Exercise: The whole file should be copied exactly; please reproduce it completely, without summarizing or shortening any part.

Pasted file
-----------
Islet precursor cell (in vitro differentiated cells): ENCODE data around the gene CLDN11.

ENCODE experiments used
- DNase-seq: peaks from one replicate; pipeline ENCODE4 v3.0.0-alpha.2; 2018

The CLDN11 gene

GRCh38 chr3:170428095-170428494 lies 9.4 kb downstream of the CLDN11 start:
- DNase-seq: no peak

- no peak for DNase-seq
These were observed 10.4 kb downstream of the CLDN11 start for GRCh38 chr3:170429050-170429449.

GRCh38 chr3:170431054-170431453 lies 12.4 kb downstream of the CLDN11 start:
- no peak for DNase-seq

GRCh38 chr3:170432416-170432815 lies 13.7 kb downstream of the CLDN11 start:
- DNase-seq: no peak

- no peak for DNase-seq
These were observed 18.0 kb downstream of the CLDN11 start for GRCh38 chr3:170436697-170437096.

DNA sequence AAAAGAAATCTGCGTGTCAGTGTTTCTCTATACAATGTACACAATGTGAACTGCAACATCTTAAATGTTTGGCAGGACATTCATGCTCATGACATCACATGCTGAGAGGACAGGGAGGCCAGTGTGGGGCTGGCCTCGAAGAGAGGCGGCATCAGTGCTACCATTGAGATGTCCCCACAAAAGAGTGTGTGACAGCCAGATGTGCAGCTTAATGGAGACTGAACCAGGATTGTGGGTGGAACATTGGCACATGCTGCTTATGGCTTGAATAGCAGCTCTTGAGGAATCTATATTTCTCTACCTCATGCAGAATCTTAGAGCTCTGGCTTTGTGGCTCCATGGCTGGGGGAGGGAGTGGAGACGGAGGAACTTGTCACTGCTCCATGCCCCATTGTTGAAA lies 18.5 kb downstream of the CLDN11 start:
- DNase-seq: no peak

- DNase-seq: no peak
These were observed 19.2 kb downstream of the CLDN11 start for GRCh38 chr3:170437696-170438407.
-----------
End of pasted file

Islet precursor cell (in vitro differentiated cells): ENCODE data around the gene CLDN11.

ENCODE experiments used
- DNase-seq: peaks from one replicate; pipeline ENCODE4 v3.0.0-alpha.2; 2018

The CLDN11 gene

GRCh38 chr3:170428095-170428494 lies 9.4 kb downstream of the CLDN11 start:
- DNase-seq: no peak

- no peak for DNase-seq
These were observed 10.4 kb downstream of the CLDN11 start for GRCh38 chr3:170429050-170429449.

GRCh38 chr3:170431054-170431453 lies 12.4 kb downstream of the CLDN11 start:
- no peak for DNase-seq

GRCh38 chr3:170432416-170432815 lies 13.7 kb downstream of the CLDN11 start:
- DNase-seq: no peak

- no peak for DNase-seq
These were observed 18.0 kb downstream of the CLDN11 start for GRCh38 chr3:170436697-170437096.

DNA sequence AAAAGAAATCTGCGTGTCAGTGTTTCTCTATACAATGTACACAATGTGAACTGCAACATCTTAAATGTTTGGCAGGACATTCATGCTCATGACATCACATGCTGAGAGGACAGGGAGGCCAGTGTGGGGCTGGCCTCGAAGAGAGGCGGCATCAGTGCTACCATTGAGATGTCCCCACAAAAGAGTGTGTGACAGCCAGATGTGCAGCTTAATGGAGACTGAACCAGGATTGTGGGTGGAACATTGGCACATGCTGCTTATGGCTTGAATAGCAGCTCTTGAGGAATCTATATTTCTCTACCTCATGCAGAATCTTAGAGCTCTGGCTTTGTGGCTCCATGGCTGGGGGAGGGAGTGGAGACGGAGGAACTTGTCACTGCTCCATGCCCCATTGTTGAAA lies 18.5 kb downstream of the CLDN11 start:
- DNase-seq: no peak

- DNase-seq: no peak
These were observed 19.2 kb downstream of the CLDN11 start for GRCh38 chr3:170437696-170438407.